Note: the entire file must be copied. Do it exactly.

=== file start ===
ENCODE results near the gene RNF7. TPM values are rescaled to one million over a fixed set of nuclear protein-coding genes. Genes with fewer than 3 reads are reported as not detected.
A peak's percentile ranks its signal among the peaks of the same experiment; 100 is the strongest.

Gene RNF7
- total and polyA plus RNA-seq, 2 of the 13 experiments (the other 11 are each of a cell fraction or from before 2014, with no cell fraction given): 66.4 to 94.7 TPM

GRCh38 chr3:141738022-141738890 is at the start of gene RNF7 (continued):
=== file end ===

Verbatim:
ENCODE results near the gene RNF7. TPM values are rescaled to one million over a fixed set of nuclear protein-coding genes. Genes with fewer than 3 reads are reported as not detected.
A peak's percentile ranks its signal among the peaks of the same experiment; 100 is the strongest.

Gene RNF7
- total and polyA plus RNA-seq, 2 of the 13 experiments (the other 11 are each of a cell fraction or from before 2014, with no cell fraction given): 66.4 to 94.7 TPM

GRCh38 chr3:141738022-141738890 is at the start of gene RNF7 (continued):